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originally posted by: beyondknowledge
a reply to: Akragon
I gave it to about a minute in. That is horrible.
Gordon Lightfoot for the win.
One of the problems was a depth marked on the charts was marked on a contour line and looked deeper than it actually was. Thay still don’t know if it hit bottom on the 6 fathom shoal or not but it was very close to it.
Gordon Lightfoot changes Edmund Fitzgerald lyrics
Convinced by the evidence presented in an episode of the new Canadian made-for-TV documentary series Dive Detectives, airing on History Television Mar. 31, Gordon Lightfoot has changed the lyric of his 1976 hit, “The Wreck of the Edmund Fitzgerald”, to remove the implication that human error played a part in the 1975 Lake Superior shipping tragedy in which 29 lives were lost.
The traditional verse goes: “When supper time came the old cook came on deck /Saying ‘Fellows it’s too rough to feed ya’ /At 7 p.m. a main hatchway caved in /He said, ‘Fellas it's been good to know ya.”
Lightfoot’s lyrics have now been changed to: “When supper time came the old cook came on deck /Saying ‘Fellows it’s too rough to feed ya’ /At 7 p.m. it grew dark, it was then/He said, ‘Fellas it's been good to know ya’,” Lightfoot’s spokesperson said.
originally posted by: carewemust
a reply to: Bluntone22
The (ore carrier?) Arthur M. Anderson is 50 years old, and still in service? Wow.
P.S. Weatherman Tom Skilling (WGN-9 Chicago) just mentioned the Edmund Fitzgerald, and says a storm similar to the one in 1975, is forming this week on Lake Superior.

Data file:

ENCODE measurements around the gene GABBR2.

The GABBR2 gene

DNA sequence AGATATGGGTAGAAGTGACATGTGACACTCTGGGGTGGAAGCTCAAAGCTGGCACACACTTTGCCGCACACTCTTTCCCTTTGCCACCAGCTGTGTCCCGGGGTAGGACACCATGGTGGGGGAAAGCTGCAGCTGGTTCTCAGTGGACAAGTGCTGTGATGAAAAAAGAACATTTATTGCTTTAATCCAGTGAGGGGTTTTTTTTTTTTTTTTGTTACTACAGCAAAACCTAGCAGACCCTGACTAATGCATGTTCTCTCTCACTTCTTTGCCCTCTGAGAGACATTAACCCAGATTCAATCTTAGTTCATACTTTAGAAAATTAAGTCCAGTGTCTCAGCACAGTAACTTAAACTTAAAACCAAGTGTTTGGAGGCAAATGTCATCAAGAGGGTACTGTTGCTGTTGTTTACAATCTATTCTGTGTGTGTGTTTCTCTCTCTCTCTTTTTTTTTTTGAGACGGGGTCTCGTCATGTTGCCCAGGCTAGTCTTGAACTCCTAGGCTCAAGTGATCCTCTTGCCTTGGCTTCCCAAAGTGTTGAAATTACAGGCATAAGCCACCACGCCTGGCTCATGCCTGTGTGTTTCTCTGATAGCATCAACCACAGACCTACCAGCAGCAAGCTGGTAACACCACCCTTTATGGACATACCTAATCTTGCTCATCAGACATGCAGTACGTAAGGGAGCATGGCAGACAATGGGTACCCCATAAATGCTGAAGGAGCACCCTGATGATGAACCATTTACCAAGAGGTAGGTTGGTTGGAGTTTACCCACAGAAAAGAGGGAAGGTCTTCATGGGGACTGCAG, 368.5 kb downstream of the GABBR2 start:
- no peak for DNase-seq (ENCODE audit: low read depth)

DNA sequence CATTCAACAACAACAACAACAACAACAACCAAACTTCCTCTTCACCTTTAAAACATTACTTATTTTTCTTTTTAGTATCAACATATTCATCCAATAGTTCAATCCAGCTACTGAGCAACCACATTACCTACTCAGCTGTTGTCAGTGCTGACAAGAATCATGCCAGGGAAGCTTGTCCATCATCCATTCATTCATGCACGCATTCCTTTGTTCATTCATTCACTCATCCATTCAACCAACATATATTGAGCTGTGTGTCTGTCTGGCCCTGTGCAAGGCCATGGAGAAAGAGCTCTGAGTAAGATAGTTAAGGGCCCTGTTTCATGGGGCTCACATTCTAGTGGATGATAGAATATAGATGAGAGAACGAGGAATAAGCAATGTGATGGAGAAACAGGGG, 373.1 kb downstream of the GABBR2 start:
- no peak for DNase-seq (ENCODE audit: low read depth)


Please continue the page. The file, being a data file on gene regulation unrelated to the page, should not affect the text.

originally posted by: DontTreadOnMe
a reply to: Bluntone22
Do you remember the title or author, or anything about that book??
“The Storm of 1913 was one of the deadliest maritime weather disasters in North American history,” said Meteorologist-in-Charge Richard Wagenmaker of NWS Detroit. “Doing a unique numerical model retrospective allows incredible insights, never before possible, into what happened to some of the largest and newest ships in the Great Lakes fleet during that storm 100 years ago.”
The simulation captured wind gusts over 80 mph and frequent waves to 36 feet on southern and western Lake Huron on the evening of November 9, 1913 — a six-hour period during which eight ships and 187 lives were lost.
Winds exceeding hurricane force occurred over four of the Great Lakes for extended periods. Wave heights observed during the storm were estimated by observation rather than measurement; observations of regular waves exceeding 35 ft (11 m) were corroborated by modern day simulations which estimate these at 38 ft (12 m). Interaction between waves (such as those reflected from vertical shorelines) can nearly double wave heights; observations of such waves during the storm estimated some as high as 50 ft (15 m), including the one that crushed the bridge of the Waldo.